The curb bit places pressure on the bars, the palate (especially if the port of the curb bit is fairly large), and via the curb chain, the poll and chin groove. It is used to regulate vertical flexion (cresting the neck and collecting the body through an arched spine), and the poll pressure asks the horse to lower the poll and telescope the neck to raise the base of the neck. If the horse tries to push his nose outward without permission from the rider, the curb reins will automatically come into play and tighten, asking the horse to flex. If the horse stiffens, adding slight poll and tongue pressure with the curb can ask him to relax at the poll.
A rider may increase pressure on the curb alone by lifting their hands forward and upward. The hands remain the same distance from the bradoon because they move around a circle that is a radius equal to that of the bradoon rein. Therefore, the action of the bradoon does not come into play. However, because the curb rein is several inches below the bradoon, raising the hands pull upward on the bit and engages the shank.
When used in Saddle seat tradition, particularly in the United States, the bradoon is used both to raise the head and turn, while the curb is used to lower the head, soften the jaw, and to slow the horse. In saddle seat riding, contact is to be maintained equally on all four reins.
In modern dressage, most riders employing the double bridle "ride on the bradoon." In other words, they keep a steady contact with the bradoon bit and only engage the curb bit to when necessary to encourage the horse to collect. As a result, the bradoon rein keeps slightly more pressure, and the curb rein, although in contact, is much softer. In competition, total loss of rein contact of the curb (which will result in the rein being bowed) will cause a severe deduction from the rider's score. To ride mainly from the bradoon while still keeping a soft contact on the curb, the rider must have steady, soft hands and a correct hand position. To activate the bradoon separately from the curb, if the rider is using the most common rein holds (described below), the rider simply rotates the lower fingers into the hand and slightly upward, which will tighten pressure on the bradoon. The upper part of the hand, where the curb is held, remains in the same point in space and acts as a pivot, so that the pressure on the curb does not change.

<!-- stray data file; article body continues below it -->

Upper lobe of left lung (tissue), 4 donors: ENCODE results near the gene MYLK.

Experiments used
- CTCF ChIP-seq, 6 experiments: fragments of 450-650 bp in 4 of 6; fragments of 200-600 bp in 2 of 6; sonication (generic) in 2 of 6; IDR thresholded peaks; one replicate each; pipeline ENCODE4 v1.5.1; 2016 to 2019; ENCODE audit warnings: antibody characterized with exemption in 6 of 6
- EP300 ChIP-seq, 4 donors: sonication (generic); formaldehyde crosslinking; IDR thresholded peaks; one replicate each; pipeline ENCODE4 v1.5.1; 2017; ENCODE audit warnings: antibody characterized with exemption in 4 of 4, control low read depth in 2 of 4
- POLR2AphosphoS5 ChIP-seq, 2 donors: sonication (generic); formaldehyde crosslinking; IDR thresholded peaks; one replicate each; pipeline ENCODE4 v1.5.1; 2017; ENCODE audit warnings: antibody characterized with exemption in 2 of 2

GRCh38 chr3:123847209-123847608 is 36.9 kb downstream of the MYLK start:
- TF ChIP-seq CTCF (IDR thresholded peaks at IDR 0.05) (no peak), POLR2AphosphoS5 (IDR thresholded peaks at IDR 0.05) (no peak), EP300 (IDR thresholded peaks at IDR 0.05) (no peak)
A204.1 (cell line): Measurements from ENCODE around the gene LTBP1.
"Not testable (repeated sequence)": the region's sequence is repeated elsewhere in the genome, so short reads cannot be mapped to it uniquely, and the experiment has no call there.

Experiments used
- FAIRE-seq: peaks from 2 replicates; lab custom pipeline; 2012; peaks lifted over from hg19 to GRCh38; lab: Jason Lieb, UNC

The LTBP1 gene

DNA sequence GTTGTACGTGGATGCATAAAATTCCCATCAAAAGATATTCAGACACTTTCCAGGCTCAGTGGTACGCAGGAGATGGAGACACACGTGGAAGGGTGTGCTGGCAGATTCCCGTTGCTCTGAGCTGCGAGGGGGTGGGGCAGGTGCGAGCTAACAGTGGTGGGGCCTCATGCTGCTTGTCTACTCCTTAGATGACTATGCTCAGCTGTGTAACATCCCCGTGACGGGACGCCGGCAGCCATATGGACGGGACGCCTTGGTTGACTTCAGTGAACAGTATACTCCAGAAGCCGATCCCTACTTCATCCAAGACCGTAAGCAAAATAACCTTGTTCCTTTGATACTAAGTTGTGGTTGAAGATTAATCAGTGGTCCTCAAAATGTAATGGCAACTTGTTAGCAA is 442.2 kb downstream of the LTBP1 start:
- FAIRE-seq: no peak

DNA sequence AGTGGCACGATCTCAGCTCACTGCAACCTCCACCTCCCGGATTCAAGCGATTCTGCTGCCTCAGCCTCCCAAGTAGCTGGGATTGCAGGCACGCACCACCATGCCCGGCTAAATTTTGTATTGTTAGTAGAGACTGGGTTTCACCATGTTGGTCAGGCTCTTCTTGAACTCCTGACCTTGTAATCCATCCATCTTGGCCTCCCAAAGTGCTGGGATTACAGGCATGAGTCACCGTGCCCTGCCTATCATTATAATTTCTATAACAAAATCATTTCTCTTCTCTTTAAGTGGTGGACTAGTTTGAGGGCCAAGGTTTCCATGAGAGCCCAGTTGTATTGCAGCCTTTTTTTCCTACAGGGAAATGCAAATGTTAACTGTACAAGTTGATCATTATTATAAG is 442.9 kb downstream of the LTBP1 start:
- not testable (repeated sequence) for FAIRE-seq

Riders must be skilled before attempting to use the double bridle, and the horse should be far enough along in his training that the double bridle would be accepted and understood. It is a refined piece of equipment that can greatly enhance the riding in good hands, or destroy the animal's training and mouth. Because it uses two bits, it has a much greater chance of damaging the horse's mouth if used incorrectly.
The rider must have an independent seat and soft hands. Additionally, they should be able to keep their horse moving uphill with elevated shoulders, or else activating the curb will cause him to hollow, fall onto the forehand, and flex incorrectly at the 3rd vertebra rather than the poll. The rider must also take care to determine if a double bridle is proper for the individual horse's training and temperament. Certain sensitive horses will do better if kept in a snaffle for a longer period of time. Horses that tend to be lazy or behind their rider's leg will also become more so if ridden in double bridle before they are consistently forward.
Overuse of the curb will cause the horse to go behind the bit, open his mouth, draw his tongue back in his mouth to escape the pressure, or damage the tongue. Additionally, it can cause unpure gaits, including a "pacey" walk, a stiff trot, and a 4-beat canter. Overuse of the somewhat thin bradoon can lead to a hard mouth, and in severe cases, cause sores or bleeding at the corners of the mouth.
If a running martingale is used with a double bridle, only the snaffle reins should run through the rings. Running curb reins through the martingale creates excessive amounts of leverage and can cause pain to the horse if misused. While fox hunters once were known to ride with a running martingale attached to the curb rein, today this practice is relatively non-existent, partly because the double bridle is only common in equestrian disciplines that usually do not use a running martingale. However, if a running martingale is used on the curb, however ill-advised, it is extremely important to use rein stops, as the martingale ring is sometimes larger than the ring on the curb bit shank, and can get caught on the bit with potentially disastrous consequences.